On Monday, “Extra’s” Billy Bush caught up with Jillian Michaels, who was recently accused of body shaming Lizzo after commenting on the singer’s weight.
During an appearance on BuzzFeed’s show “AM to DM,” Michaels said, “Why are we celebrating her body? Why does it matter? Why aren’t we celebrating her music?”
Jillian set the record straight on her comments, saying, “Here’s the reality… It was actually about 'The Biggest Loser' and does that show work today, and I said I don’t think so, because I think the world has become so PC that we’ve gone so far to glamorize obesity and… I think this is where things can become unsafe, that we’re denying the reality of certain health ramifications.”
She went on, “There’s two different narratives. One narrative is love yourself, value yourself, and — by the way — only from this place can you be healthier, mentally, physically… believe in your worth and believe in your ability, but where this comes into play, right, you’re weight, your size, whatever you want to call it, is your health, and denying that there are serious health ramifications when we are overweight is just not a lie I’m willing to tell.”
What would Michaels say to Lizzo now? She shared, “Well, first of all, she didn’t invite this at all and what I really regret is this argument became about a person and what happened was I was asked if I celebrate her being overweight and I should have said, 'I don't celebrate anyone being overweight,' and I don’t know what would I say to her. I’m a huge fan, which is exactly what I said in the interview.”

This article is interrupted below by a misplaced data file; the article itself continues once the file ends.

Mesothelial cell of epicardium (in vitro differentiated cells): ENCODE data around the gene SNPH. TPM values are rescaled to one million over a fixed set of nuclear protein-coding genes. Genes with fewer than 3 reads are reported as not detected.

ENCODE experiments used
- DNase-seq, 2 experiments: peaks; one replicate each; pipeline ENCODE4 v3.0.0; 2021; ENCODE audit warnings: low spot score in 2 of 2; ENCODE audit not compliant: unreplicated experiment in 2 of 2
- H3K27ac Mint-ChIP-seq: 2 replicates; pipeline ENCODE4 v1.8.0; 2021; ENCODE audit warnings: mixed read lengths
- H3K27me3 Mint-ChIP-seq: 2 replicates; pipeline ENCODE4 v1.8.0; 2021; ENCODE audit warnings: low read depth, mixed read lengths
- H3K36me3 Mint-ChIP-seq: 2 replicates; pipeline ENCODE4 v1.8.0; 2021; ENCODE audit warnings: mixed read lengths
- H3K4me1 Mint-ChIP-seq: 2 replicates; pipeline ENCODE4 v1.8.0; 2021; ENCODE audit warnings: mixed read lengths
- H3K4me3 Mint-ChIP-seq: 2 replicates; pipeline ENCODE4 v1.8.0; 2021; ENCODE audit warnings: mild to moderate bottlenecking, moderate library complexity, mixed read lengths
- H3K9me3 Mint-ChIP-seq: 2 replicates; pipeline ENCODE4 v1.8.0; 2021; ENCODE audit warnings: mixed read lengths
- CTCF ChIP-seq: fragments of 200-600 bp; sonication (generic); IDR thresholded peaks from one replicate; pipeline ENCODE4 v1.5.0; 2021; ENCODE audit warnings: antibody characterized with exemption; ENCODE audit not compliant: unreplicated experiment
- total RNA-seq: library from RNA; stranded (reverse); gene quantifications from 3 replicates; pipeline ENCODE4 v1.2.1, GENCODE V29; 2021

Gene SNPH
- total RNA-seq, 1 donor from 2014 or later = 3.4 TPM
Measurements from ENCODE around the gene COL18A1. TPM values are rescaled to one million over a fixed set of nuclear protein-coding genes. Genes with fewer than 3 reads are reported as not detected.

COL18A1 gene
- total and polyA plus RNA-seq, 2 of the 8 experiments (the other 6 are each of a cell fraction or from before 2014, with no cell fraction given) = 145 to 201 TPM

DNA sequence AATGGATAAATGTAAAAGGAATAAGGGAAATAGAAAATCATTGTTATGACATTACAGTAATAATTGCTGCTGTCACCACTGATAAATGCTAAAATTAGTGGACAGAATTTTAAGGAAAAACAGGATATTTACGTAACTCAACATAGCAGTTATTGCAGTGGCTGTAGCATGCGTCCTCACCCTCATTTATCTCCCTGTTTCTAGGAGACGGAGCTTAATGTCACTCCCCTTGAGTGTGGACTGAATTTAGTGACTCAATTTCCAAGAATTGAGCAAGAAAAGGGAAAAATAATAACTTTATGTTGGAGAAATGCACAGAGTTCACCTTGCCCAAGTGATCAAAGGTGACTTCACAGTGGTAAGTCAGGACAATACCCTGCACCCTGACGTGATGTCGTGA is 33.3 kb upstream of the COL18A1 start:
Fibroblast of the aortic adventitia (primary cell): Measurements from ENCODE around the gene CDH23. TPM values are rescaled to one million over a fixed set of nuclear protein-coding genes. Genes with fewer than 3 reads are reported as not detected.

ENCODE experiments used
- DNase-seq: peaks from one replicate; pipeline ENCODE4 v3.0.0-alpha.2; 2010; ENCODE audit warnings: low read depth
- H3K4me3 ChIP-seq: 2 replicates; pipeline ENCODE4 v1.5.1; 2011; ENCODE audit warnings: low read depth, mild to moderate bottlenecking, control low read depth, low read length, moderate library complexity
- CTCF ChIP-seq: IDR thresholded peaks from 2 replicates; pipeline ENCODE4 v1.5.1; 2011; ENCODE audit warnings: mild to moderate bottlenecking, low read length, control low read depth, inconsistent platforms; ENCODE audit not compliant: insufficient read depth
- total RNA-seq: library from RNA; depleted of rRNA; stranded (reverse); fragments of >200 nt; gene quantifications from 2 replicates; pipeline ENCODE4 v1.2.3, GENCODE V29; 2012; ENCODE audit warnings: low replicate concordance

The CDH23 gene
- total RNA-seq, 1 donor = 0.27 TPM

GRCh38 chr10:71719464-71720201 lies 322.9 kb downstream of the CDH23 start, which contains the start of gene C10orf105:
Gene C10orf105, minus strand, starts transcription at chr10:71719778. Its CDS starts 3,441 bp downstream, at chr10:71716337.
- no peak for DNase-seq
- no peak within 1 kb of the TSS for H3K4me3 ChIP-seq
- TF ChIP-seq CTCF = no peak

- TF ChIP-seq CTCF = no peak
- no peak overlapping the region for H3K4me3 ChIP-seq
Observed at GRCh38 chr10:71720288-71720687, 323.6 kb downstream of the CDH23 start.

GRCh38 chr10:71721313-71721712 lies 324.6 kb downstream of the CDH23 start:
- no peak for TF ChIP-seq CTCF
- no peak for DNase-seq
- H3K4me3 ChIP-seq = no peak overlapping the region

She pointed out, “Unfortunately, a human being was attached to a case that I was making. I wish that I would have responded that I don’t celebrate anyone being overweight."
Jillian is able to relate to those who do have weight issues. She explained, “I happen to be one of them. I was an overweight kid… 175 pounds at five foot one."
“So when I tell you I understand this, I understand this from a 360-degree perspective… Are we all built the same? No, I’m built with a slower metabolism, it just means I gotta to eat a little bit less, I gotta move a little more… Nevertheless, no matter how you look at it… I’m simply saying it’s extremely unhealthy and obesity is the number one contributor to cancer, heart disease, diabetes, which are the number one things to kill Americans — this is a fact,” the 45-year-old emphasized.
Michaels created a new app to help people avoid that, saying, “Yeah, this is what I was supposed to be promoting in January… I try to meet people where they are to give them a workout they can tolerate, a diet they can tolerate."
She said, “But it’s the same game — eat smart, move more, same game.”